As an artist, and the Chair of the DC Advocates for the Arts, I see the benefits of art specifically, and generally. When we talk about arts education, and why we need the arts as part of the daily instruction of every student, it’s important to remember both of these ways of measuring benefit. For some grade school students, arts exposure and practice will support their future careers. For others the arts a way to support development of critical character assets.
The John Hopkins School of Education Neuro-Education Initiative (NEI) is focused on studying how the brain learns so that new methods to deliver student services can be developed, and defended. With support from the Dana Foundation, the NEI hosted the 2009 National Summit on Learning, Arts and the Brain. (The proceedings, offered free of charge to the public, are published under the title Neuro-Education: Learning Arts, and the Brain.) The Executive Summary states, “The emerging field of neuro-education explores how children learn and what practices promote and sustain the learning process.”
The 2009 conference proceedings offer a window into the world of the modern educational specialist; issues of methodology and measurement remain uncertain. The executive summary from the conference noted, “Which outcomes [of arts education] are measurable, and how are they measured? Do the arts demonstrably improve scores on standardized tests? Can we keep separate the effects of the arts-learning process form the evaluation of the finished product? How much time is required for arts learning and arts integration to show an effect, and does this effect last?” Research presented at the conference suggests that the arts can enhance brain development, and executive function. The keynote address by Jerome Kagan, Ph.D. asserted that the arts offer an opportunity, “to provide all American youth with some values they feel warrant consistent loyalty”, and that they, “provide opportunities for all children to experience and express feeling and conflicts that are no yet fully conscious and cannot be expressed coherently in words.”
In his address, Kagan reflected on “why the high school drop out rate is excessively high among youth from poor and working class families” and stated that the arts impacts students depending on their socio-economic status. Kagan argued, “the main source of evidence that elementary school children rely on to decide if they able to master reading and arithmetic is the performance of the other children in the classroom. This brute fact means that, in most American classrooms led by teachers of average skill, many children who score in the bottom third of the distribution on these skills decide by the third or fourth grade that this assignment is too difficult.” Kagan goes on to discuss that, “an excellent predictor of juvenile crime in a town or city is the magnitude of the difference between the top and bottom quartiles. Moreover, the size of this difference is also an excellent predictor of the incidence of adult criminality, depression, and addition to alcohol or drugs.” Providing meaningful opportunities for success within the educational system may help diverse populations stay engaged in the pursuit of success within all aspects of that system. Such non-traditional ideas, once out of favor among hard line skills theorists, are now gaining momentum as school administrators try anything to maintain student investment. Just one example is the Capital Gains initiative in some DC Public Schools, which provides students with cash payments based on attendance, and classroom achievement.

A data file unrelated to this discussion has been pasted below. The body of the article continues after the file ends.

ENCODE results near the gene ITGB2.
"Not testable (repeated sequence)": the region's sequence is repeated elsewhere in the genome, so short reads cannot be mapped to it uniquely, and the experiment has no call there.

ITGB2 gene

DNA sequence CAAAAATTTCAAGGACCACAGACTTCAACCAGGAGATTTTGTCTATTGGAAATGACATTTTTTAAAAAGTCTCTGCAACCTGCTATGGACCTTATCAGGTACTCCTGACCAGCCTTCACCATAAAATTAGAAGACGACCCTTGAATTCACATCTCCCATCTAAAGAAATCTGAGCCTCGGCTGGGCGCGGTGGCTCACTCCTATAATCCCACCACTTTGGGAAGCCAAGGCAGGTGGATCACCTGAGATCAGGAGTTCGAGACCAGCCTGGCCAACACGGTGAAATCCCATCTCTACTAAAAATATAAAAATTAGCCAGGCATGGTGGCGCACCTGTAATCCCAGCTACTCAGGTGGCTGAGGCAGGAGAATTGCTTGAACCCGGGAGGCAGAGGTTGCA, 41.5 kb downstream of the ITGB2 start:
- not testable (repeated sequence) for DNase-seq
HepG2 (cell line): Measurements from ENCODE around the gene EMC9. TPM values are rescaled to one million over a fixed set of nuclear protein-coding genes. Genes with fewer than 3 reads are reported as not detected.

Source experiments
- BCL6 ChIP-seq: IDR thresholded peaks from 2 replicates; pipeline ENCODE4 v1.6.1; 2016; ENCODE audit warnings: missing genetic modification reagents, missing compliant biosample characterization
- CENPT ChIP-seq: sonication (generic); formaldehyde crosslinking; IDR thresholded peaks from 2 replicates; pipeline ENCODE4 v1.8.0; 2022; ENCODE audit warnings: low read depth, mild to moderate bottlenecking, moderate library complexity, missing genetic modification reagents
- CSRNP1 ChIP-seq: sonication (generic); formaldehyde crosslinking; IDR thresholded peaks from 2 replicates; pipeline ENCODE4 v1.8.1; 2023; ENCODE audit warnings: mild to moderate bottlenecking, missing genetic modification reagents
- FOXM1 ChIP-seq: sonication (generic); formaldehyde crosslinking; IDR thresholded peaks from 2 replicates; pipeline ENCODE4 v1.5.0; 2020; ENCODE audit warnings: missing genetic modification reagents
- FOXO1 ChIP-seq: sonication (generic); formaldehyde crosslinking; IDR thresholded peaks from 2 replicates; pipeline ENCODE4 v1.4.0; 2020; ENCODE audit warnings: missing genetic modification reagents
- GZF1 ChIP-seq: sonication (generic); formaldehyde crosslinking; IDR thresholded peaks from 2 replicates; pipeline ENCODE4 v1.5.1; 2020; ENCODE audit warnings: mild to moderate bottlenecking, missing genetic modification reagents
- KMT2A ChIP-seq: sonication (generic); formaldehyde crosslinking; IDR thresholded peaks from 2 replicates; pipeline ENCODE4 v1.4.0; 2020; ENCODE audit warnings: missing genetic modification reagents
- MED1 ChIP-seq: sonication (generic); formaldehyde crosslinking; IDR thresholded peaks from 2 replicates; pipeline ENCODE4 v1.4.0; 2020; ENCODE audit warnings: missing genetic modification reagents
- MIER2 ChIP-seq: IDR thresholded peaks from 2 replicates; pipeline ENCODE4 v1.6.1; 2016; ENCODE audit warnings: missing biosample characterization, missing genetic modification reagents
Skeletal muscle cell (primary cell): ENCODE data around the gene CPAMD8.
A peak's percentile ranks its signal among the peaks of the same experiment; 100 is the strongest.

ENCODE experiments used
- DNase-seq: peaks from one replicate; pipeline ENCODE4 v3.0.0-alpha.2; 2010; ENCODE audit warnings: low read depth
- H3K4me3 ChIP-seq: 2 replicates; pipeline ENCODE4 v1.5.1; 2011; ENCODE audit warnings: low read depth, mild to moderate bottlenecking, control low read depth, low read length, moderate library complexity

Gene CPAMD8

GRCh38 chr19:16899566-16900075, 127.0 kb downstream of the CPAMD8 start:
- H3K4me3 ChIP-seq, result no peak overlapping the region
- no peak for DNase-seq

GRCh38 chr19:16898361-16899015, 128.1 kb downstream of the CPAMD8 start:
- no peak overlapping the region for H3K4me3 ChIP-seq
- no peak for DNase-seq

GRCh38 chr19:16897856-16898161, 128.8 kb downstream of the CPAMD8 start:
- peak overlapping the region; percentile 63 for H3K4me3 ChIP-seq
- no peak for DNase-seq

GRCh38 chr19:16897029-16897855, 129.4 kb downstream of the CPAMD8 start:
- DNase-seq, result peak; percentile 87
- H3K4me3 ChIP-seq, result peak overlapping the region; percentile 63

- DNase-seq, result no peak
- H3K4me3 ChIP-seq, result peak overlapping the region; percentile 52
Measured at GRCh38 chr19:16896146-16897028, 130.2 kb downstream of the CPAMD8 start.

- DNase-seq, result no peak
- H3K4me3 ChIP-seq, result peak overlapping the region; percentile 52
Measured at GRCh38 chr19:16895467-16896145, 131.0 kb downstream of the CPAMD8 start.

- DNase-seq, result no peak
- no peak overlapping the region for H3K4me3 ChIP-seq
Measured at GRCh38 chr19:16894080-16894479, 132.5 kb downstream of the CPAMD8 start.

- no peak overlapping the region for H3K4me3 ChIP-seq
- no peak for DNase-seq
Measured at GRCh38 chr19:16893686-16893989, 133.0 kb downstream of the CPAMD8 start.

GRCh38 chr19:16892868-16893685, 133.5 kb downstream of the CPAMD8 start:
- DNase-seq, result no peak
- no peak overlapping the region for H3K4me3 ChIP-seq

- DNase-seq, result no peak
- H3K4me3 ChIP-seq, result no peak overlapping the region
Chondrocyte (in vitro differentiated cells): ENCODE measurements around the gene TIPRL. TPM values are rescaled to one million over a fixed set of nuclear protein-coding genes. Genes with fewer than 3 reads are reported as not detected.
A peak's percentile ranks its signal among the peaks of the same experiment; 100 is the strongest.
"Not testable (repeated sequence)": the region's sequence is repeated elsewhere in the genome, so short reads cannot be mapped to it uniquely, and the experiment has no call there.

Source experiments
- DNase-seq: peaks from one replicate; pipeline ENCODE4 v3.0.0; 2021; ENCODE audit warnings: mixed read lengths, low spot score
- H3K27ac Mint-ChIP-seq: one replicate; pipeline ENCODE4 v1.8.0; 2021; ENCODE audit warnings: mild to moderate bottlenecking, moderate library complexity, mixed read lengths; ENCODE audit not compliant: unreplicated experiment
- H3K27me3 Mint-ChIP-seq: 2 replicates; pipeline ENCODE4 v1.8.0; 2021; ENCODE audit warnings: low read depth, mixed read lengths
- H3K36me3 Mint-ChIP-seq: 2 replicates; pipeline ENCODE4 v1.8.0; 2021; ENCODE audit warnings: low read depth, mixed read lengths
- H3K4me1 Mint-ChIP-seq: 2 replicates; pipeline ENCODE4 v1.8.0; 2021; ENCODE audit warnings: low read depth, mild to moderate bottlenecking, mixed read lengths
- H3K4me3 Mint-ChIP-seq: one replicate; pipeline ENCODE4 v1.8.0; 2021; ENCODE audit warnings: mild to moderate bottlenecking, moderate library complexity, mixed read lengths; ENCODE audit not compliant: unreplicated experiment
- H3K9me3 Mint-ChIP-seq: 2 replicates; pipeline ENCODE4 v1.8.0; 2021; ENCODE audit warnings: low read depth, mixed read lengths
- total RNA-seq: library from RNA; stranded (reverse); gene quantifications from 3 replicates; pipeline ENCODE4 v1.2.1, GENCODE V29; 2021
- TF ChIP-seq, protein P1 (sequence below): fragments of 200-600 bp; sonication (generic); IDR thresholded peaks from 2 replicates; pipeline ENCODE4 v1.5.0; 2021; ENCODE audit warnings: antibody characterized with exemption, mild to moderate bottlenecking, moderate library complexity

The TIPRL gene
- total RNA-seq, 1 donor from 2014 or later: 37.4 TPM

A quick glance at local private schools shows that those schools offer a broad and inclusive diversity of both immersive and ongoing arts experiences. One might be tempted to assert that ‘they can afford to’ both in budget and because those children learn the other subjects more quickly. However, perhaps it’s simply that private educators realize that they can’t afford not to include arts education for the same reasons that Kagan suggests. Tina Beveridge, in her article No Child Left Behind and Fine Arts Classes, argues, “If we marginalize all non-tested subjects, we create a system in which only the affluent members of our society have access to the most comprehensive and well-rounded educations, which widens the achievement gap rather than closes it.”
Shinichi Suzuki, founder of the Suzuki method of music instruction, wrote, “We are born with the natural ability to learn… Many children grow up in an environment that stunts and damages them, and it is assumed that they were born that way; they themselves believe it too. But they are wrong… In my opinion the child who cannot do arithmetic is not below average in intelligence; it is the educational system that is wrong. His ability or talent simply has not been developed properly.” Education reform support must go hand in hand with a plan, and a budget, that adequately supports expected outcomes.
The principles with which we design and support arts education should take into account that the outcomes to measure include not only test scores on other subjects, but drop-out rates. When entire classes, and schools, are treated as lesser than other classes, and schools, those students have less of a chance to develop their independent will to perform.